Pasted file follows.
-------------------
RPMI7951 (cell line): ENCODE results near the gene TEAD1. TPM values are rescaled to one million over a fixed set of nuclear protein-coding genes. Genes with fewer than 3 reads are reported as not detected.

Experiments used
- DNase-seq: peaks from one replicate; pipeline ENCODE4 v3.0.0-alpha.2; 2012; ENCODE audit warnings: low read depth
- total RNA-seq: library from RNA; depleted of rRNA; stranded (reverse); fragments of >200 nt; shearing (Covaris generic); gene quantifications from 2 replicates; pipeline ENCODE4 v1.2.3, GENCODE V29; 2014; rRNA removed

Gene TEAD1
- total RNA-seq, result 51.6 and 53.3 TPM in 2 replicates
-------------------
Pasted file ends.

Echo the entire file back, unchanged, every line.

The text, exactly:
RPMI7951 (cell line): ENCODE results near the gene TEAD1. TPM values are rescaled to one million over a fixed set of nuclear protein-coding genes. Genes with fewer than 3 reads are reported as not detected.

Experiments used
- DNase-seq: peaks from one replicate; pipeline ENCODE4 v3.0.0-alpha.2; 2012; ENCODE audit warnings: low read depth
- total RNA-seq: library from RNA; depleted of rRNA; stranded (reverse); fragments of >200 nt; shearing (Covaris generic); gene quantifications from 2 replicates; pipeline ENCODE4 v1.2.3, GENCODE V29; 2014; rRNA removed

Gene TEAD1
- total RNA-seq, result 51.6 and 53.3 TPM in 2 replicates